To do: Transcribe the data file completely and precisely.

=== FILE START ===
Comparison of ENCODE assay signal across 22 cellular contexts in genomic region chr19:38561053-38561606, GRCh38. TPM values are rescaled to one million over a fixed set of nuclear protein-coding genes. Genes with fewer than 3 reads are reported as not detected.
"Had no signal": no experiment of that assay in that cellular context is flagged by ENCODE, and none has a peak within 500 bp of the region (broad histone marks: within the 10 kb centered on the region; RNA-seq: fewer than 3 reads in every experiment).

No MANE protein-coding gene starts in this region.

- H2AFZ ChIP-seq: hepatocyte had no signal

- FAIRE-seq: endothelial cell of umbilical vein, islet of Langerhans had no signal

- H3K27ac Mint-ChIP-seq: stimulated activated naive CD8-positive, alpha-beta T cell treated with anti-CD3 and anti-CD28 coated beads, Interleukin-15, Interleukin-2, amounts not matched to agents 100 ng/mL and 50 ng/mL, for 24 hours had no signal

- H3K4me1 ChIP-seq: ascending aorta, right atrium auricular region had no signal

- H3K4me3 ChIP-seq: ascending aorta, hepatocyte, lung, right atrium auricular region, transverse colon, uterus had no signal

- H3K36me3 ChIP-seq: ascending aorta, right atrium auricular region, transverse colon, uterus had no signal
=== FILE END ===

Comparison of ENCODE assay signal across 22 cellular contexts in genomic region chr19:38561053-38561606, GRCh38. TPM values are rescaled to one million over a fixed set of nuclear protein-coding genes. Genes with fewer than 3 reads are reported as not detected.
"Had no signal": no experiment of that assay in that cellular context is flagged by ENCODE, and none has a peak within 500 bp of the region (broad histone marks: within the 10 kb centered on the region; RNA-seq: fewer than 3 reads in every experiment).

No MANE protein-coding gene starts in this region.

- H2AFZ ChIP-seq: hepatocyte had no signal

- FAIRE-seq: endothelial cell of umbilical vein, islet of Langerhans had no signal

- H3K27ac Mint-ChIP-seq: stimulated activated naive CD8-positive, alpha-beta T cell treated with anti-CD3 and anti-CD28 coated beads, Interleukin-15, Interleukin-2, amounts not matched to agents 100 ng/mL and 50 ng/mL, for 24 hours had no signal

- H3K4me1 ChIP-seq: ascending aorta, right atrium auricular region had no signal

- H3K4me3 ChIP-seq: ascending aorta, hepatocyte, lung, right atrium auricular region, transverse colon, uterus had no signal

- H3K36me3 ChIP-seq: ascending aorta, right atrium auricular region, transverse colon, uterus had no signal